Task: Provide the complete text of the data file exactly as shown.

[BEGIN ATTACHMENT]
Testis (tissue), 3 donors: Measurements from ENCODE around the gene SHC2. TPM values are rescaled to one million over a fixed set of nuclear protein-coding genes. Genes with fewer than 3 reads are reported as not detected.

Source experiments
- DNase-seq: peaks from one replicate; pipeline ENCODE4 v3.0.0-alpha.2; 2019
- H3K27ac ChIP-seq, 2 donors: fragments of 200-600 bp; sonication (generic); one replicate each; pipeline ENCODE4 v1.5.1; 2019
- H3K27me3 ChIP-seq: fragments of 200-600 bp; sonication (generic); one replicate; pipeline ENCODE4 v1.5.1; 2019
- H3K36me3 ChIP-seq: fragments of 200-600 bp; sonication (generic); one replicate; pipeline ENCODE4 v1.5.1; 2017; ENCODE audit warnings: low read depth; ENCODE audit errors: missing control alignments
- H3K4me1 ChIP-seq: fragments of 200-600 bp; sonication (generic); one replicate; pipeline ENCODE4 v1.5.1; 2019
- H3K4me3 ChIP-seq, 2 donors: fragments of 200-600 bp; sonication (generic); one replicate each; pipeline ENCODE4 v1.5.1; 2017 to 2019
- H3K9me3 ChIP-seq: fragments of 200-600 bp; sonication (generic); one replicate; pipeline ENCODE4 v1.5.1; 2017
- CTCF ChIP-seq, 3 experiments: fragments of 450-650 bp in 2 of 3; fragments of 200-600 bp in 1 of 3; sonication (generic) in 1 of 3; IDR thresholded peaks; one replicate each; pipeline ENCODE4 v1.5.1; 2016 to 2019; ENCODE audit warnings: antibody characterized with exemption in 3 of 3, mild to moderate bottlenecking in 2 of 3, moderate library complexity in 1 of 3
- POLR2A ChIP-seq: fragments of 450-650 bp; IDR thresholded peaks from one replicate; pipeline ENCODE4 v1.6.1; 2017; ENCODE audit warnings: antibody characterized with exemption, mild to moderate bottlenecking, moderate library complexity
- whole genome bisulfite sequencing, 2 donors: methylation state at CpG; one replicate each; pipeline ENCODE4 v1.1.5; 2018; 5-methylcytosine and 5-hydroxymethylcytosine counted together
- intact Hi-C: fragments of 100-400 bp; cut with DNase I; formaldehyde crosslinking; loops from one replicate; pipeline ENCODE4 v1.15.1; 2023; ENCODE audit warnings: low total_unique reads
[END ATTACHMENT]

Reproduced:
Testis (tissue), 3 donors: Measurements from ENCODE around the gene SHC2. TPM values are rescaled to one million over a fixed set of nuclear protein-coding genes. Genes with fewer than 3 reads are reported as not detected.

Source experiments
- DNase-seq: peaks from one replicate; pipeline ENCODE4 v3.0.0-alpha.2; 2019
- H3K27ac ChIP-seq, 2 donors: fragments of 200-600 bp; sonication (generic); one replicate each; pipeline ENCODE4 v1.5.1; 2019
- H3K27me3 ChIP-seq: fragments of 200-600 bp; sonication (generic); one replicate; pipeline ENCODE4 v1.5.1; 2019
- H3K36me3 ChIP-seq: fragments of 200-600 bp; sonication (generic); one replicate; pipeline ENCODE4 v1.5.1; 2017; ENCODE audit warnings: low read depth; ENCODE audit errors: missing control alignments
- H3K4me1 ChIP-seq: fragments of 200-600 bp; sonication (generic); one replicate; pipeline ENCODE4 v1.5.1; 2019
- H3K4me3 ChIP-seq, 2 donors: fragments of 200-600 bp; sonication (generic); one replicate each; pipeline ENCODE4 v1.5.1; 2017 to 2019
- H3K9me3 ChIP-seq: fragments of 200-600 bp; sonication (generic); one replicate; pipeline ENCODE4 v1.5.1; 2017
- CTCF ChIP-seq, 3 experiments: fragments of 450-650 bp in 2 of 3; fragments of 200-600 bp in 1 of 3; sonication (generic) in 1 of 3; IDR thresholded peaks; one replicate each; pipeline ENCODE4 v1.5.1; 2016 to 2019; ENCODE audit warnings: antibody characterized with exemption in 3 of 3, mild to moderate bottlenecking in 2 of 3, moderate library complexity in 1 of 3
- POLR2A ChIP-seq: fragments of 450-650 bp; IDR thresholded peaks from one replicate; pipeline ENCODE4 v1.6.1; 2017; ENCODE audit warnings: antibody characterized with exemption, mild to moderate bottlenecking, moderate library complexity
- whole genome bisulfite sequencing, 2 donors: methylation state at CpG; one replicate each; pipeline ENCODE4 v1.1.5; 2018; 5-methylcytosine and 5-hydroxymethylcytosine counted together
- intact Hi-C: fragments of 100-400 bp; cut with DNase I; formaldehyde crosslinking; loops from one replicate; pipeline ENCODE4 v1.15.1; 2023; ENCODE audit warnings: low total_unique reads